In custody hearings, people detained in flagrante delicto are brought before a judge within 24 hours. This includes cases in which a person can be linked to a crime relatively shortly after its occurrence. However, no time limits are given, so judges can interpret this provision broadly. The judge, after having heard the defendant, the public prosecutor, and the defense counsel (a public defender or a private lawyer), decides whether the defendant will be allowed to await trial in freedom (posting bail or complying with provisional measures), or whether pretrial detention will be applied.

The custody hearings are still in an initial phase—even though they have been implemented throughout the country, their coverage beyond state capitals and outside of normal working hours is still limited. However, in May 2016, all jurisdictions in the country are required to organize these hearings.

The Stanford Human Rights Center, together with graduate student Thiago Reis, is monitoring the impact of these custody hearings in the city of São Paulo. Brazilian human rights organizations, such as IDDD, Instituto Sou da Paz, and Conectas, do this at a larger scale.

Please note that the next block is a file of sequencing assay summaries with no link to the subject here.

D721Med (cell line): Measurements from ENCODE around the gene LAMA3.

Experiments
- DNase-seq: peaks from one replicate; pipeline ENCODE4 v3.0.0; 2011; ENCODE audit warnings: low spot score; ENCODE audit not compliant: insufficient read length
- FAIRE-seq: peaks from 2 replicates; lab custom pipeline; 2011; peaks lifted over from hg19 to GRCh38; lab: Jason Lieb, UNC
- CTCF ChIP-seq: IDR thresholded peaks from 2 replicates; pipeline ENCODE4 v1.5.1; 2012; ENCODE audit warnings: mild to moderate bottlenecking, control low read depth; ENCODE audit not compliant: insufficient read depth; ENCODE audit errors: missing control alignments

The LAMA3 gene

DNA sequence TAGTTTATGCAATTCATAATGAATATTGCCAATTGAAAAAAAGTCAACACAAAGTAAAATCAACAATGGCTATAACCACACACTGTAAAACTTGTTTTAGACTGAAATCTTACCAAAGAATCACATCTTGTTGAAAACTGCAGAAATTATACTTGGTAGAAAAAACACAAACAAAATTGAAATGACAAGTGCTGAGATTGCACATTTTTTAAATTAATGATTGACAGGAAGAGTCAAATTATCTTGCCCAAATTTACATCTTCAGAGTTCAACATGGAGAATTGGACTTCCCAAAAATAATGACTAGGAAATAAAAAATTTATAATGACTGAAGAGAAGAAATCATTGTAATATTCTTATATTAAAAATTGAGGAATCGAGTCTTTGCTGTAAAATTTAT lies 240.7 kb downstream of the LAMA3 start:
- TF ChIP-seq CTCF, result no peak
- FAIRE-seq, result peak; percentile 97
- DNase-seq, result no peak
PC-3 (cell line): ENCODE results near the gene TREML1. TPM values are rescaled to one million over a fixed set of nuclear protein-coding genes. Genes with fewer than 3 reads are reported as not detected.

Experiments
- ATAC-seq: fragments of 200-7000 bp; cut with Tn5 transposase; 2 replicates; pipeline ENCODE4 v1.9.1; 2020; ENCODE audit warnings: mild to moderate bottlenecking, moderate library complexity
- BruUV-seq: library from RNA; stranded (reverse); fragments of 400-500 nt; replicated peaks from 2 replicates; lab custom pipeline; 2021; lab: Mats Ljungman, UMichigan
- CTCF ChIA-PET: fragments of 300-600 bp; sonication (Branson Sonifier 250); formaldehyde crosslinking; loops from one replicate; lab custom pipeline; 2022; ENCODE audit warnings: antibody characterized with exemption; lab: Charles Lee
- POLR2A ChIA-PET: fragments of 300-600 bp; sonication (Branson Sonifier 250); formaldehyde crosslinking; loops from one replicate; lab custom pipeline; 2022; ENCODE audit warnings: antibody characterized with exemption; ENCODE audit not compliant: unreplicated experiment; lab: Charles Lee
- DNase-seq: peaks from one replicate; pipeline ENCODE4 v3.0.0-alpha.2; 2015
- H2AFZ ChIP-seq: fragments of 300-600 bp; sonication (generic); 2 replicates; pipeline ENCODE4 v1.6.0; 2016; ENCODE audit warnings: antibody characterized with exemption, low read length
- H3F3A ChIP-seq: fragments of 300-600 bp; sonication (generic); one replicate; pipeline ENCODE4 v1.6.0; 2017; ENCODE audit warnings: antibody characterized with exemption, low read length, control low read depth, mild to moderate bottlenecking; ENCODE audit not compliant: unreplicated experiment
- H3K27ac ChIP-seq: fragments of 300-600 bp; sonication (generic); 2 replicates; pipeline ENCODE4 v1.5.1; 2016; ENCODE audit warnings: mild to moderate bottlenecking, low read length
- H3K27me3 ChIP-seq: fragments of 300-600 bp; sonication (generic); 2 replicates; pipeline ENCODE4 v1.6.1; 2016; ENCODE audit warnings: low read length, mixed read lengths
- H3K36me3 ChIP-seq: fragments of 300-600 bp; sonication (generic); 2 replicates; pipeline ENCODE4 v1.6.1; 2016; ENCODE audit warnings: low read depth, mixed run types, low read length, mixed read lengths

The initial results of the custody hearings are promising. Continue reading

Four questions for MACCIH, OAS-backed anti-corruption body in Honduras

On Monday February 22, 2016, the Mission to Support the Fight against Corruption and Impunity in Honduras (MACCIH) officially presented itself in Honduras. MACCIH is a hybrid mechanism, backed by the Organization of American States (OAS), which was created to assist Honduran institutions tasked with the prevention of corruption and impunity. The establishment of MACCIH is a drastic measure; an admission that the Honduran State, for whatever reason, is unable to adequately investigate and punish corruption cases. But for those who have followed the situation in Honduras, this is no surprise.

The country suffered a coup d’état in June 2009, which further weakened Honduras’ already frail institutions. It caused a severe deterioration in the protection of human rights, and increased poverty and inequality. Violence shot up to 85.5 intentional homicides per 100,000 inhabitants in 2012, according to the National University’s Observatory of Violence (although the UN Office on Drugs and Crime even registered 90.4 intentional homicides that year).